Most people have seen an optical illusion at some point in their lives. There are tons of optical illusions out there; but have you ever wondered what makes them optical illusions? How do they work? How can you see something you know doesn’t exist?
An optical illusion is any image that fools the observer’s eye and the brain. It causes someone to perceive something that it’s not actually there.
Optical illusion occurs to everyone with the ability to see. They can make the eye to send false image to the brain. What the brain sees differs from what the eye is seeing.
The concept of optical illusion was first used by the Greeks. They built their temples so that the roof was slanted. This gave the illusion that the temple was actually standing straight. The scientific study of illusions dates back to the beginning of the nineteenth century when scientists got interested in perception. Since then there has been enduring interest, and illusions have been used as tools in the study of perception.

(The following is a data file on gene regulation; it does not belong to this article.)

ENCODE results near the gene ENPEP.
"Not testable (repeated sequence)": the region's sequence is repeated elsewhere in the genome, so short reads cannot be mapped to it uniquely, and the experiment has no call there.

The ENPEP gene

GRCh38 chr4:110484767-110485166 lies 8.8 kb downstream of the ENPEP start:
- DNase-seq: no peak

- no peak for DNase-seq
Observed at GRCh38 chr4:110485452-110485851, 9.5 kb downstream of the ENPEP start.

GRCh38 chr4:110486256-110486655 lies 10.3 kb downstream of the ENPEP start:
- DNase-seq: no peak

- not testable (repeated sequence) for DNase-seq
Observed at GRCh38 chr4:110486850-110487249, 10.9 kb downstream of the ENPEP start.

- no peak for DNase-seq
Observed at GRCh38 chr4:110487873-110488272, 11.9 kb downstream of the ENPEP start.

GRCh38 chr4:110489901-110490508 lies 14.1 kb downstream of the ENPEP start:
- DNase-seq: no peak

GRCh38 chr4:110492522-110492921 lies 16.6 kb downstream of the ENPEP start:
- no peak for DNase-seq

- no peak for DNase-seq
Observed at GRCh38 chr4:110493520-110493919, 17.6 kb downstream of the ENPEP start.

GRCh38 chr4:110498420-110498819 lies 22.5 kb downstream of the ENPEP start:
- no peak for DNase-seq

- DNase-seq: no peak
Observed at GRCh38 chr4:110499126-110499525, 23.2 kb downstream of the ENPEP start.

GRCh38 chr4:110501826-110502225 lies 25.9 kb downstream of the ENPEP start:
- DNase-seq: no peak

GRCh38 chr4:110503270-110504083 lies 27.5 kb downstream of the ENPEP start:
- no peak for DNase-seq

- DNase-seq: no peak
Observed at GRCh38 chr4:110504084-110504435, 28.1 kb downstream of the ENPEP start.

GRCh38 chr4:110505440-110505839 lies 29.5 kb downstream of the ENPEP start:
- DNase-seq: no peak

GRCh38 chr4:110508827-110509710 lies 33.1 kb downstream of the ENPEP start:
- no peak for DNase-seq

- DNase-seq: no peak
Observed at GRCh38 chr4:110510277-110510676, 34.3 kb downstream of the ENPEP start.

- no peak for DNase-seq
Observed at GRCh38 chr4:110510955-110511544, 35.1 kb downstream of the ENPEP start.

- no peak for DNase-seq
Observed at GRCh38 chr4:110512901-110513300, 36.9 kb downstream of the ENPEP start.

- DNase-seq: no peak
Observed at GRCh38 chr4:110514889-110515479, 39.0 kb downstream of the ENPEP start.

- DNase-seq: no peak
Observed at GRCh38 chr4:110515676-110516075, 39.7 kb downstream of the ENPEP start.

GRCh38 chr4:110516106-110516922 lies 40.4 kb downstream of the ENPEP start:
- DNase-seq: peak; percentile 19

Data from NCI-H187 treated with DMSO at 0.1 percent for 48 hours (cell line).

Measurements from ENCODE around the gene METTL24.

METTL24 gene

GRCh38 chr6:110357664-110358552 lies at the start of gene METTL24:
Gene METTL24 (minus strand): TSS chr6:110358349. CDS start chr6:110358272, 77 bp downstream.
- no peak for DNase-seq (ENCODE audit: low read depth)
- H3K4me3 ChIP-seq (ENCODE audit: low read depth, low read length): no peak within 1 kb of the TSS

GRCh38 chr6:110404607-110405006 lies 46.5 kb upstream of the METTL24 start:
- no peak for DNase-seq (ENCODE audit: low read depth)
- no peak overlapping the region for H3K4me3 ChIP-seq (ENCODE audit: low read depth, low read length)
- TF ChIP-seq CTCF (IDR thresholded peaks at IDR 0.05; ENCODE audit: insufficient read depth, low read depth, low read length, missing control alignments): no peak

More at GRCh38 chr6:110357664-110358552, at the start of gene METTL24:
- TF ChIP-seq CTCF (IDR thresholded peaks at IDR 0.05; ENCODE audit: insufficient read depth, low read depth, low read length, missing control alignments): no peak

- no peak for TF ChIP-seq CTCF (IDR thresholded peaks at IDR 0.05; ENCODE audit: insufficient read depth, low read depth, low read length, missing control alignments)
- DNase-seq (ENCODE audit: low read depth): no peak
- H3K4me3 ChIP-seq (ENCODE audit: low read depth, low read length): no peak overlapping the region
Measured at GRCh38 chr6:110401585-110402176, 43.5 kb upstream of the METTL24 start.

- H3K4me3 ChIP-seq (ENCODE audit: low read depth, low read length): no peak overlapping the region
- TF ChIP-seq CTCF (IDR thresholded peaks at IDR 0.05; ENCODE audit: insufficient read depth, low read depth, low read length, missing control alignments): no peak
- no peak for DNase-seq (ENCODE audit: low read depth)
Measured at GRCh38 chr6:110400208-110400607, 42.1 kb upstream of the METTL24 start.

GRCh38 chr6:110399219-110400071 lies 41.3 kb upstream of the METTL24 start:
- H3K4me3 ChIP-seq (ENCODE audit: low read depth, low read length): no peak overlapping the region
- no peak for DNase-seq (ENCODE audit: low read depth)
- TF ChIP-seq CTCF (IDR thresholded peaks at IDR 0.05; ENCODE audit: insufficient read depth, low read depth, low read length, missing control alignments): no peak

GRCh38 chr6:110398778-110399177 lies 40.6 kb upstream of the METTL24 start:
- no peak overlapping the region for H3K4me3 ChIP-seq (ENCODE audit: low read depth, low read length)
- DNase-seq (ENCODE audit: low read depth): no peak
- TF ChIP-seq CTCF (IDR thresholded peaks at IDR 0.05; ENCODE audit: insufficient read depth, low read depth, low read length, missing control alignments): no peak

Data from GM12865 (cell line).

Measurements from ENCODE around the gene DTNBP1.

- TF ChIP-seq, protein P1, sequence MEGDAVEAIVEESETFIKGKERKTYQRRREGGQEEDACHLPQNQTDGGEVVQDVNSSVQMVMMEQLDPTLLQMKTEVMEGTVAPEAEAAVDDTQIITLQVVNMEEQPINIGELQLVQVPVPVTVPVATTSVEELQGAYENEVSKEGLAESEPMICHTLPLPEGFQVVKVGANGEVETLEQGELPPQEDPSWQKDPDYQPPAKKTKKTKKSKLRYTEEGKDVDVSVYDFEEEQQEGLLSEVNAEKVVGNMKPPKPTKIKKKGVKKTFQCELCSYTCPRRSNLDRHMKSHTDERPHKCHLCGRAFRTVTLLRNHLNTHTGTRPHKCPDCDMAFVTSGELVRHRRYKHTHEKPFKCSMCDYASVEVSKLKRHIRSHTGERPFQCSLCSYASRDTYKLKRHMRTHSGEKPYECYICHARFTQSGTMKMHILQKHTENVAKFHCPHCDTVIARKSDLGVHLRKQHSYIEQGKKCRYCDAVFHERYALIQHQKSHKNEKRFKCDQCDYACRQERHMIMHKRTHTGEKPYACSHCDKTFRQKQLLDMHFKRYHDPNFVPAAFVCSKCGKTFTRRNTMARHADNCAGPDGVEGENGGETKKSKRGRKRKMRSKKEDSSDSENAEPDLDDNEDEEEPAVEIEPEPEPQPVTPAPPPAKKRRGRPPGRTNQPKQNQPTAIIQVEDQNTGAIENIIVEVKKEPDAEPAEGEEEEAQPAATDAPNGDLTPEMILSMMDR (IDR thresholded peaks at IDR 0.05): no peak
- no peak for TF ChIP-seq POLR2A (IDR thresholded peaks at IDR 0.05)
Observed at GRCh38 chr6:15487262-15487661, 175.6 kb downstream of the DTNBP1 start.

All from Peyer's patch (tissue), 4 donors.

There are two types of optical illusions physiological and physical or cognitive.
Physiological optical illusions are the kind that occurs after staring at a bright light for a few seconds. If you over-stimulate your vision by staring at a bright light and then close your eyes, you’ll “see” an afterimage of that light.
Physical or cognitive illusions can be divided on four different groups: Ambiguous illusions, Distorting illusions, Paradox illusions and Fictional illusions. I am going to describe every one of them with an example.
Ambiguous illusions are pictures or objects that elicit a perceptual 'switch' between the alternative interpretations. The Necker cube is a well known example; another instance is the Rubin vase. Rubin vase was discovered by the Danish psychologist Edgar Rubin. It has a vase and two faces. But we can’t watch both at the same time. When two fields have a common border, one is seen as figure and the other as background....
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